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Chez

Very strong work for a light woman. If she improves her set strength and efficiency she will progress even more 

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Fist of Fury

I wish there was more women training grip and grippers in particular. I'm really interested to see how far women can go with grippers. Only three names are Captains of Crush and not a single certification since 2013 :( Which is a shame, way too few I think.

Would be cool with MM0 with the #2/GHP5 also I think!

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Maiche 25
2 hours ago, Ivan Pupchenko said:

So far, I would say that she does not have technique) But she already begins to independently feel the erroneous positions of fingers and handles on the palm of her hand and independently correct the errors. This is the first step. Watch the video by Gil Goodman, where he explains the positions of the handles, drawing places for them on the palm of his hand. This is the best and most affordable for a beginner from what I saw. If a person doesn’t have enough of my explanations in the gym (after all, everyone learns new motoric skill in different ways and requires different approaches) - I always recommend this video for independent study and it always helps!

Thank you very much I will look very seriously at his work. I manage to do 22 CCS repetitions with my COC 1.5 and I still have trouble regularly performing 1 MMS repetition with my COC 2 ... There must be some technical gain!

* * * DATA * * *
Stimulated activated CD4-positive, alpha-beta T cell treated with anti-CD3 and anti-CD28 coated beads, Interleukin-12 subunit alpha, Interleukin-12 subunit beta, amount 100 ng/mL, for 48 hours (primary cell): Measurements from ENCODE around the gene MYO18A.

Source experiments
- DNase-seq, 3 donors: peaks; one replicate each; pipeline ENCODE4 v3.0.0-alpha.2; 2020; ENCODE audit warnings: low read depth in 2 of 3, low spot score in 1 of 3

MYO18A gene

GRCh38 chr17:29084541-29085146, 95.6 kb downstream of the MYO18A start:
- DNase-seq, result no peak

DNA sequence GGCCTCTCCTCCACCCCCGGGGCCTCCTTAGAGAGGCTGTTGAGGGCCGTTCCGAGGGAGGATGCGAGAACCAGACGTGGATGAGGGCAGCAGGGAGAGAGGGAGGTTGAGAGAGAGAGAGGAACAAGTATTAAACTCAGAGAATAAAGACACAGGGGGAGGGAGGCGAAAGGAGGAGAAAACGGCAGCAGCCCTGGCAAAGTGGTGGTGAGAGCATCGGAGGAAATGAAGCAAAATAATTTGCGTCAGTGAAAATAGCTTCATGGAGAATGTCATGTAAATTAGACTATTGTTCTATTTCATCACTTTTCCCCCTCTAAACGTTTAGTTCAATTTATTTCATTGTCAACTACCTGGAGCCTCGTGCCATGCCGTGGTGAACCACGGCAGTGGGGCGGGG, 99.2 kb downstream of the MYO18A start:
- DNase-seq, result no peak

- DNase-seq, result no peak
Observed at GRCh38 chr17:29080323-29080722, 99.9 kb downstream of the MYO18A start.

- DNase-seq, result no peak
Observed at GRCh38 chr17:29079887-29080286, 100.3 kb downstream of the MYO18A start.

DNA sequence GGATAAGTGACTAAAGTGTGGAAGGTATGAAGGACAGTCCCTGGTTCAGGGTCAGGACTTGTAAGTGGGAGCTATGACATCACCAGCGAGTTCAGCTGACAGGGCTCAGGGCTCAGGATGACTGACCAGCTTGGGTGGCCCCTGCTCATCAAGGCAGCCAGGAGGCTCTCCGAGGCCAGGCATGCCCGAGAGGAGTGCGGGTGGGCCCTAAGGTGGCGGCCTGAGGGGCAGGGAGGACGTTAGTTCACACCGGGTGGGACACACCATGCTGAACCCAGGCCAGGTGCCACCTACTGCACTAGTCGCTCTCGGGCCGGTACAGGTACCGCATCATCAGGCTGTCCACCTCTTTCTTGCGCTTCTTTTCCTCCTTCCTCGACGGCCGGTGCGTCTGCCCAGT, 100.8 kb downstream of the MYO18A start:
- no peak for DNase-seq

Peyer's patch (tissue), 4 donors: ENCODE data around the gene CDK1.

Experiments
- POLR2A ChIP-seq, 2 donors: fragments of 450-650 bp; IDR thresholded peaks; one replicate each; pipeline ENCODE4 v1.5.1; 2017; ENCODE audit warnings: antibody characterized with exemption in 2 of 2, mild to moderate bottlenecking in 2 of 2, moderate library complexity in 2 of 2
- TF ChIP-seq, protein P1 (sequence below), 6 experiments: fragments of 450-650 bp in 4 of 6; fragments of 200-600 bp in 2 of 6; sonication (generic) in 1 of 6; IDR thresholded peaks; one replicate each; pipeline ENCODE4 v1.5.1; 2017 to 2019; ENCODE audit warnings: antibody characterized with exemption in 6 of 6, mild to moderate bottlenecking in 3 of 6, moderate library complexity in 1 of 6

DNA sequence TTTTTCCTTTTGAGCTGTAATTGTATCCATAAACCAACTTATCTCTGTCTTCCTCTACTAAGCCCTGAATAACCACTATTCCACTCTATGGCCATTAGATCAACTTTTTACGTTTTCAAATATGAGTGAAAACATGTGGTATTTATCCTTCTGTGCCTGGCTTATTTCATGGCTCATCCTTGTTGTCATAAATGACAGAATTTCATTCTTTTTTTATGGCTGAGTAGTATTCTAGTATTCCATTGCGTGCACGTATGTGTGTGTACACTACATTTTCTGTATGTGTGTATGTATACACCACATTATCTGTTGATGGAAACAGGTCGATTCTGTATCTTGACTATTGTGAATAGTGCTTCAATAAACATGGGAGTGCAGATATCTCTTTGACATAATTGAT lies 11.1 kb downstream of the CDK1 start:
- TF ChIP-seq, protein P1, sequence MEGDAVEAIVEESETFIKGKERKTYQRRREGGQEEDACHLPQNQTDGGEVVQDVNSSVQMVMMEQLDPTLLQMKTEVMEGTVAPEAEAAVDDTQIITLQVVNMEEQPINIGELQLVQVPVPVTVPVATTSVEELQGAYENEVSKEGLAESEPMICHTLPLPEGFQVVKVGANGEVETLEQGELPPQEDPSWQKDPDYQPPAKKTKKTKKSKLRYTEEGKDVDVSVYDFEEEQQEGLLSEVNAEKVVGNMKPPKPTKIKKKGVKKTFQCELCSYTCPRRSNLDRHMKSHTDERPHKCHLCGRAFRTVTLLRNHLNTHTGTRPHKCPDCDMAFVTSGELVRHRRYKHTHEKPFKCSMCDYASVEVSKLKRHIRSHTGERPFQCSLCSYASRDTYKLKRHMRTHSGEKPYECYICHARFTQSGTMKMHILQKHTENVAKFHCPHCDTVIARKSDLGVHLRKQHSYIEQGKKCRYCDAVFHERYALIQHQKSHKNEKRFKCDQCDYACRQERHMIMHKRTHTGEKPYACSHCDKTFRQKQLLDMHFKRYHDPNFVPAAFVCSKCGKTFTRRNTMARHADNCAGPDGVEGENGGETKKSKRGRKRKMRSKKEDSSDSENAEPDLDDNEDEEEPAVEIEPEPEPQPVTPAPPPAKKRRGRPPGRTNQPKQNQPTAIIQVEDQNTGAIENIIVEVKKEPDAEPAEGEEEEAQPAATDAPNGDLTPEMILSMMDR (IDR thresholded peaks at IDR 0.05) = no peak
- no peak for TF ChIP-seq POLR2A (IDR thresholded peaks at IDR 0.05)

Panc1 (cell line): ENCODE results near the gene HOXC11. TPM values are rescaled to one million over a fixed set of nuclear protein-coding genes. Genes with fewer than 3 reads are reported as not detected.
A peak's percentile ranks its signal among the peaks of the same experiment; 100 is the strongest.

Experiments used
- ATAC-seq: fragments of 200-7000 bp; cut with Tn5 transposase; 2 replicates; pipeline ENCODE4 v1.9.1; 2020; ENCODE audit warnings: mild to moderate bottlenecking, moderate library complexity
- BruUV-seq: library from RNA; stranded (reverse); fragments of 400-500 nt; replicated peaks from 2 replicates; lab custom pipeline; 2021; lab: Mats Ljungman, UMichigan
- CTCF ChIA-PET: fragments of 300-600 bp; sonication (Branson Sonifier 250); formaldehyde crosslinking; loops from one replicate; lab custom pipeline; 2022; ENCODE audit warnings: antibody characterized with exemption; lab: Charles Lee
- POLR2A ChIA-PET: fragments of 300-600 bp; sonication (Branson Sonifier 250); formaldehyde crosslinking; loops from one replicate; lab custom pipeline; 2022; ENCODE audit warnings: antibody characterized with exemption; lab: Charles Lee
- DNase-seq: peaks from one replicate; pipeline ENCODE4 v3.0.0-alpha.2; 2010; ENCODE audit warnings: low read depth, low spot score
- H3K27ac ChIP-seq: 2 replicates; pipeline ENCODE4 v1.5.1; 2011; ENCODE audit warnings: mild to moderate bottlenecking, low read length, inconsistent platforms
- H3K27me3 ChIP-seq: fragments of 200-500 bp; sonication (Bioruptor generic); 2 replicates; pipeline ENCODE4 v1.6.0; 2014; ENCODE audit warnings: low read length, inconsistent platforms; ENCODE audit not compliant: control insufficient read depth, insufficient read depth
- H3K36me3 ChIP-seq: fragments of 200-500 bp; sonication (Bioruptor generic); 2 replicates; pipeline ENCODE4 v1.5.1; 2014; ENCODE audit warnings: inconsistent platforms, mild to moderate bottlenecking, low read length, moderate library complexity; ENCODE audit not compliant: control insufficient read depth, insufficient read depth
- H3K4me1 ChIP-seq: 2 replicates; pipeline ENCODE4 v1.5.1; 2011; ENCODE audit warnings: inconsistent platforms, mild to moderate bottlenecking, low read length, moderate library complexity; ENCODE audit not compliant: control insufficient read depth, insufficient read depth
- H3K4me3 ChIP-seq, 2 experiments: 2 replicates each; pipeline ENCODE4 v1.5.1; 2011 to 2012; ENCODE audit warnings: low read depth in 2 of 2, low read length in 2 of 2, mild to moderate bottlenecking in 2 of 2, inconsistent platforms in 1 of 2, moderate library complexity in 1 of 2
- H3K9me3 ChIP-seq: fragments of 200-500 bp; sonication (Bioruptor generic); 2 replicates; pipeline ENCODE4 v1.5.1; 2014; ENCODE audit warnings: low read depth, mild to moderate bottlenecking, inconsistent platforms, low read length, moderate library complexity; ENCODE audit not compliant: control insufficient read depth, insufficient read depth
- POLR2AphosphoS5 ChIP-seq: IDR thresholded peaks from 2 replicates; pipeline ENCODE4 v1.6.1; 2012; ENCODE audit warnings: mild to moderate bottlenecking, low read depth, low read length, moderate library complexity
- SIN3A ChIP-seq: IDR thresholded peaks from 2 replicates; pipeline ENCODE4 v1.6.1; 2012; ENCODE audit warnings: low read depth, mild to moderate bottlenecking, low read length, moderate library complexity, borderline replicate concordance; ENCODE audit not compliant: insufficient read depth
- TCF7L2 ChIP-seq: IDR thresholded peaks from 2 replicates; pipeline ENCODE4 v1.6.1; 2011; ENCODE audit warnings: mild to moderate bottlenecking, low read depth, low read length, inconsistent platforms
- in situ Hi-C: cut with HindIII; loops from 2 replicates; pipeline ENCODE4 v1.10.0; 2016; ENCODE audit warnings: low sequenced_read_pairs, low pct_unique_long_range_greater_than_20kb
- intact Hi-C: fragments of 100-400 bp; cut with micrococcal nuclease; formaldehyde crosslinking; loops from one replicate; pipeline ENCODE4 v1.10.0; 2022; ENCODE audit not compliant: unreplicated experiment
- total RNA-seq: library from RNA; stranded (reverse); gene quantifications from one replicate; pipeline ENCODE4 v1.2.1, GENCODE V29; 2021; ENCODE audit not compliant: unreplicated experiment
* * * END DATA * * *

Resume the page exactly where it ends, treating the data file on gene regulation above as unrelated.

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Maiche 25
1 hour ago, Fist of Fury said:

I wish there was more women training grip and grippers in particular. I'm really interested to see how far women can go with grippers. Only three names are Captains of Crush and not a single certification since 2013 :( Which is a shame, way too few I think.

Would be cool with MM0 with the #2/GHP5 also I think!

Rebecca Roberts the strongest woman in Europe seems not only to have the strength to be certified for the coc 2 but also the 2.5, she would then be the first to do so.

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Fist of Fury
40 minutes ago, Maiche 25 said:

Rebecca Roberts the strongest woman in Europe seems not only to have the strength to be certified for the coc 2 but also the 2.5, she would then be the first to do so.